Formulation development, in vitro and in vivo evaluation of membrane controlled transdermal systems of glibenclamide

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Abstract

Purpose: The objective of the present study was to develop the membrane controlled trans-dermal systems of glibenclamide and to evaluate with respect o various in vitro and in vivo parameters. Methods: The membrane moderated transdermal systems were prepared using drug containing carbopol gel as reservoir and ethyl cellulose, Eudragit RS-100, Eudragit RL-100 and Ethylene vinyl acetate (EVA) (2%, 9% and 19% vinyl acetate content) rate controlling membranes. The possible interaction between drug and polymer was studied by IR spectroscopy, DSC and HPTLC analysis. The formulations were subjected to various physicochemical studies, in vitro drug release studies and permeation studies through mouse skin. The blood glucose reducing hypoglycemic activity of the systems was studied in both normal and diabetic mice. Various biochemical parameters and histopathological studies were carried out after treating the diabetic mice for 6 weeks. Skin irritation tests, oral glucose tolerance test and pharmacokinetic evaluations were carried out in mice. Results: The results suggested no interaction between drug and polymer. Variations in drug release/permeation profiles among the formulations containing different rate controlling membranes were observed. The scanning electron microscopic studies of EVA membranes demonstrated no changes in the surface morphology after in vitro skin permeation studies. The system with EVA rate controlling membrane (with 19% vinyl acetate) was selected for in vivo experiments. The transdermal system produced better improvement with respect to hypoglycemic activity, glucose tolerance test, all the tested biochemical, histopathological. and pharmacokinetic parameters compared to oral administration, and exhibited negligible skin irritation. Conclusion: The present study shows that membrane controlled transdermal systems of glibenclamide exhibited better control of hyperglycemia and more effectively reversed the diabetes mellitus complications than oral glibenclamide administration in mice.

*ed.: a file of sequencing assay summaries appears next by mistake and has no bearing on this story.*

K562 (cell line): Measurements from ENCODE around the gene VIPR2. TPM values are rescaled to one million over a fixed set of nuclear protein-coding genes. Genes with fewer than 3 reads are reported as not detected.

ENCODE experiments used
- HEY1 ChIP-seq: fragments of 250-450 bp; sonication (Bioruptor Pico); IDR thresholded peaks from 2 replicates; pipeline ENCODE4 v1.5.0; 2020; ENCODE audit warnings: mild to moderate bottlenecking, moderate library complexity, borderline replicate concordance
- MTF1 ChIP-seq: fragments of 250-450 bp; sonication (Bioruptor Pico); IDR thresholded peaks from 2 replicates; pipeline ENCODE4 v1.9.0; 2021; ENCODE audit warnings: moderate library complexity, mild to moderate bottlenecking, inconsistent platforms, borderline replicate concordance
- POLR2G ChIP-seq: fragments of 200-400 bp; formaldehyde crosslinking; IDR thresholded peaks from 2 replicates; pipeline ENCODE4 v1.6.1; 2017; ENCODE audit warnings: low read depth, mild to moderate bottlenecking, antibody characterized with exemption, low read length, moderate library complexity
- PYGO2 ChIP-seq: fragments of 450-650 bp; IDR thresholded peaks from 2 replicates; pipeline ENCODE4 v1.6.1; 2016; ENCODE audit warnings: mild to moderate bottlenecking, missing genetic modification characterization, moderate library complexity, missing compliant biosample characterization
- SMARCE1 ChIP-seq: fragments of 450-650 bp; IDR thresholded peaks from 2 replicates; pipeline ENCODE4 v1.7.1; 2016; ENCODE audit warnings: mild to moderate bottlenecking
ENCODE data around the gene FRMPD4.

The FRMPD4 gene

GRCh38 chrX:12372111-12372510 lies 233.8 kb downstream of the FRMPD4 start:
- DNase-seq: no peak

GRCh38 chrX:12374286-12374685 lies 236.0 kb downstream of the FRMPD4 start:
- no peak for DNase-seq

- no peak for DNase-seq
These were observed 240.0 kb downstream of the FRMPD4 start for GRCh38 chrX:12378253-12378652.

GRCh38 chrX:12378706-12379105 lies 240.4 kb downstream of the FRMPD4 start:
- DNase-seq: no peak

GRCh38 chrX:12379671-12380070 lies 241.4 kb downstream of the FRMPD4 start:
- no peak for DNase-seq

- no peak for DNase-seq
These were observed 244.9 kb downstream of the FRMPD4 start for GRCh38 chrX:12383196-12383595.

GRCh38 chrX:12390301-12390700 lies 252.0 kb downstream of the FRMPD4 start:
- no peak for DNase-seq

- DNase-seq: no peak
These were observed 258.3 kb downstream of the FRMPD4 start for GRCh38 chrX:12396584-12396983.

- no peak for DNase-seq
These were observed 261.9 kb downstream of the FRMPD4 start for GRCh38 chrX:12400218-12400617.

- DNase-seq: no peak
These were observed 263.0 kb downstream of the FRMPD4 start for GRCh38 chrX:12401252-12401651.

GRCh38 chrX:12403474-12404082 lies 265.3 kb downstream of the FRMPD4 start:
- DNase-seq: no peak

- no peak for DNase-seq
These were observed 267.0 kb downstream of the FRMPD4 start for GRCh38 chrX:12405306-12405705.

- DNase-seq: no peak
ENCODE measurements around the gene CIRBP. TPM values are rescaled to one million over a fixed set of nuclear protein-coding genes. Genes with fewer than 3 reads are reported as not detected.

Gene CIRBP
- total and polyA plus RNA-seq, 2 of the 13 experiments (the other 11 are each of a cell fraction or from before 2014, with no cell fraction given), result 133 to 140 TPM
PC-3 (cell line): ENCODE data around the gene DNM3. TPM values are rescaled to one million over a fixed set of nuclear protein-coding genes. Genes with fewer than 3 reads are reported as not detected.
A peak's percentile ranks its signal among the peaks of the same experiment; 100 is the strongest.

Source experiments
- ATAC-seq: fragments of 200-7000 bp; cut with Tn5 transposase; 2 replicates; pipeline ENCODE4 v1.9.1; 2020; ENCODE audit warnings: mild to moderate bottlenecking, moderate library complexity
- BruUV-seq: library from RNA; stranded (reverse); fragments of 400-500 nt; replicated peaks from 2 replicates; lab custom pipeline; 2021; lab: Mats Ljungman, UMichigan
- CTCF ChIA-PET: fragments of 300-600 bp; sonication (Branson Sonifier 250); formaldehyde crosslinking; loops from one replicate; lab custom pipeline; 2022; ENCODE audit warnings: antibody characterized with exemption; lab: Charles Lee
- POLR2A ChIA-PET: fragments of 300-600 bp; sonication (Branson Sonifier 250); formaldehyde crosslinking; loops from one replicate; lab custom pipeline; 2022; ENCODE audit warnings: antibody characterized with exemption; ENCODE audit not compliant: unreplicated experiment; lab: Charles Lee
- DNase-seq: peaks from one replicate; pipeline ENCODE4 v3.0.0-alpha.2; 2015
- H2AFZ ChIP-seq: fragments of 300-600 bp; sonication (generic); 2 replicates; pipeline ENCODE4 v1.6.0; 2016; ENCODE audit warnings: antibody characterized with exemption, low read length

Original languageEnglish
Pages (from-to)26-38
Number of pages13
JournalJournal of Pharmacy and Pharmaceutical Sciences
Volume8
Issue number1
Publication statusPublished - 01-2005

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Glyburide
Membranes
Skin
Glucose Tolerance Test
Drug Interactions
Hypoglycemic Agents
Oral Administration
Polymers
Pharmacokinetics
Diabetes Complications
In Vitro Techniques
Skin Tests
Hyperglycemia
Blood Glucose
Spectrum Analysis
Gels
vinyl acetate
Electrons
Pharmaceutical Preparations
ethylene

All Science Journal Classification (ASJC) codes

  • Pharmaceutical Science

Cite this